We all have to grieve our dead. We all have to wonder, what will the future be, without this person we love? Each culture has its rituals around death. When we sat at the bonfire on the last night at Shanti, Stella, one of the midwives, told me that they don't usually have a bonfire unless someone dies, and that now people would wonder if someone died. We both had a good laugh as we danced around the big fire.

I have to wonder, what would happen if I grieved in Uganda, in Kasana? How would I be held there? What would be expected of me, of my family - how would the community feel the loss? I won't know these things, but that's okay. It feels good to wonder, to have access to Shanti in a new way.

The next thing I'll post is one of my entries from while I was gone. I still welcome questions, is there any specific thing you want to know about? Hit me with your ideas and inquiries!

Saturday, October 13, 2012

Dancing in the dark (9/30)

Things to remember: 


- dancing in the dark
- matoke
-Luwero market
Luwero
talking to my family
Acclimation
Bugs
Power/water outages
laundry
Yvonne Christine

Best chapatis in the whole entire universe.
Yesterday we started the day with breakfast of chapati and pineapple. So far I've had pineapple with every meal and I can't say that I'm sad about that. Luwero's pineapple is the softest, juiciest, ripest pineapple I've ever had and I will be sorely, sorely sad to leave it. Pineapple in the states is very firm, rather tart at times, and the center stalk is often quite woody or hard, and difficult to eat. Here, with a sharp knife, Joann (our care taker) holds the golden yellow pineapple by the leaves and shaves off the peel, and then cuts the pineapple into chunks (still holding the leaves!), no cutting around the center stalk, no cutting board needed. Can you imagine??

One thing that's funny (well, one of many) - coffee grows *everywhere* here. But there is no one here who can roast it or process it, so the Ugandans sell it around the world as their major export. Consequently, there is no ground coffee to be had, and we are all drinking instant coffee. Not too proud to say that Nescafe is my friend. I'm not drinking nearly the amount of coffee here that I would at home, and not becuase it tastes bad (because honestly, it's fine), but just because I have one cup and I'm set. It's nice to have that small comfort of home. I don't even miss triple-grande-white-chocolate-mochas yet.

It's so interesting to me how much I am not missing- television, internet access, electricity, cool weather - not to say that i don't love all of those things, but I'm not miserable here without them. Yesterday I was in the shower and the power went out. Naked, soaking wet and in the pitch black I had to find my way to where my head lamp is hanging so that I could continue my shower- and it didn't even phase me at all. Of course i got back into the bathroom and the power came back on!  This morning I went to the bathroom and then flushed- and nothing happened. Water is off. No big deal. It'll come back on some time and I can flush it then. (I'd rather have a toilet that could only be flushed every few days than have to poop over a latrine hole!!!) Thankfully the blackouts of power and water are temporary for the most part. At the volunteer house they have been without water for 5 days. It makes life a little more challenging because you have to go to the pumping station to get water for cooking/whatever, but it's not a huge deal and is very common here.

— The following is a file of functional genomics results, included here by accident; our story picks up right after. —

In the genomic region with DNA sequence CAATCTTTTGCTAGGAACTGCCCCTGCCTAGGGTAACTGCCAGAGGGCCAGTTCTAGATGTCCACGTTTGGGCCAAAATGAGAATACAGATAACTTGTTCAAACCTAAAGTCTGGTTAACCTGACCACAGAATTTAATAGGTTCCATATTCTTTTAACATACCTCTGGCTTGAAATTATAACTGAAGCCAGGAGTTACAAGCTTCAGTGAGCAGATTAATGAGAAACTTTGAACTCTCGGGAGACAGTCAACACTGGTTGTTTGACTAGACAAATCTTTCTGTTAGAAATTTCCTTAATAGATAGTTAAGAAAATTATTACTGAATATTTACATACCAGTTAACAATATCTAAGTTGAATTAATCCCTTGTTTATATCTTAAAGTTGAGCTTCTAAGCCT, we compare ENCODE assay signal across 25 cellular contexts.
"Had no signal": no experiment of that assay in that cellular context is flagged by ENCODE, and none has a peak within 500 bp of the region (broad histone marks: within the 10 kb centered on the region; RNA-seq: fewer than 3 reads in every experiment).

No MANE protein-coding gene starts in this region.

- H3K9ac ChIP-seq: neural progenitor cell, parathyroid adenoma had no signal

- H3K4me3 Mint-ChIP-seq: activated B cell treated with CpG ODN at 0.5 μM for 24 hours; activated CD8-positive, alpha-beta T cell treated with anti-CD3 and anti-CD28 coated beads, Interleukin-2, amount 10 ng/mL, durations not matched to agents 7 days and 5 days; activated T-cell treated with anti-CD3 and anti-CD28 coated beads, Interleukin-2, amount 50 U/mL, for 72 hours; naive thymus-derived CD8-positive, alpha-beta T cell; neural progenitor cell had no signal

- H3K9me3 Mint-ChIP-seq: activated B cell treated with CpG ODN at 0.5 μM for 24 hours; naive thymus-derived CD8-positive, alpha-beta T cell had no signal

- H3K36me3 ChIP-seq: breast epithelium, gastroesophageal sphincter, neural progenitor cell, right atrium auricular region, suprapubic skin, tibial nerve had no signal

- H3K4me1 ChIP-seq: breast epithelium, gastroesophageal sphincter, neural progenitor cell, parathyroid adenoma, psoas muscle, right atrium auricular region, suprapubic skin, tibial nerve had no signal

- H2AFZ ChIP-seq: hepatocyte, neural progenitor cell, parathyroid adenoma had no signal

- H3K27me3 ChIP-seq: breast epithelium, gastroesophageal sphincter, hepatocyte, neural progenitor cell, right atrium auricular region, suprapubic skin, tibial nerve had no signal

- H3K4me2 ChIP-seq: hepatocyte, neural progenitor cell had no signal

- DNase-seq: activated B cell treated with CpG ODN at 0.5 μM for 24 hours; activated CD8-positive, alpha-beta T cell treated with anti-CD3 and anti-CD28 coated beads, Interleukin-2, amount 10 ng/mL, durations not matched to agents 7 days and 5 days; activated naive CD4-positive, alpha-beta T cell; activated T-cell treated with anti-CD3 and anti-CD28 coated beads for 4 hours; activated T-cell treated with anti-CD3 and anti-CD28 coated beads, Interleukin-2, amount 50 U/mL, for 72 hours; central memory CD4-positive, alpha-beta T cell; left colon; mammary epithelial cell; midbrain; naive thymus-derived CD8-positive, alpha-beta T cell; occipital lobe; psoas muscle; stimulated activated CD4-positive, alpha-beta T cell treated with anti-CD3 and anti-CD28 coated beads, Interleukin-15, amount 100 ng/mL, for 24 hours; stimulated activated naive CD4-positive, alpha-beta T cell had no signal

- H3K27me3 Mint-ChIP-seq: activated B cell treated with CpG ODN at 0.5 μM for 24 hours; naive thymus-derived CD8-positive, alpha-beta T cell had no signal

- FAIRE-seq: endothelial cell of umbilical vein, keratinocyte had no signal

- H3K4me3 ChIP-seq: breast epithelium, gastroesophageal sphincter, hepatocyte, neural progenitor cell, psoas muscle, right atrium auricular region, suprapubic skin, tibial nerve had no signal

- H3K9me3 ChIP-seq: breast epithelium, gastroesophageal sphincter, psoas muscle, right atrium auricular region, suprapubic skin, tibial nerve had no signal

Part of my ease in acclimation is that I don't live here, and I don't have to deal with the consequences of these things on my own. I'm sure I'd do just fine doing that, but coming from the luxury of living where I do, it would take some time to adjust and surrender to it. Here, Joann turns on our generator. Here, we do have a flushing toilet and hot water for our showers, breakfast is prepared for us, lunch and dinner is arranged- we aren't cooking dinner over a cooking fire at the hottest part of the day so that it will be ready three hours later, like the women who have hosted us in their homes have done for us. I have a mosquito net and a door that locks, and clothes that I bought brand new. Here, the dress code is amorphous, the children running around are not easily identifiable as boys or girls because the clothing is interchangeable when they are little. As they get older that is less true but the youngest children are all beautiful and unisex until you find out their names.

Yesterday we piled into two cars and Ben and Sadie drove us  on an impromptu visit to the Luwero Safari. 'Safari' is a stretch- there is a beautifully enclosed and well cared for (by one person, it seems!) area tucked well off the road, surrounded by wild growth. A statue of two zebras snuggling each other  greets you as you pull in, and there is a large gazebo, and then a few smaller buildings.

He's playing a traditional instrument.
By 'traditional' I mean, I don't know what it's called.
When we pulled in, some children and a small monkey came out from the gazebo and Muhammad came out to greet us- the owner, our tour guide. Very, very soft spoken, it was often hard to hear him but he took us on a leisurely tour (in the amazing heat- it was so hot yesterday!) of his enterprise. He showed us the traditional buildings he'd constructed, small granaries that families would use, and then some rather random historical items including a gramaphone, a blood letting knife, some kind of neat boxy guitar - it was all laid out on mats on the floor and he would just pick it up at random and tell us about it.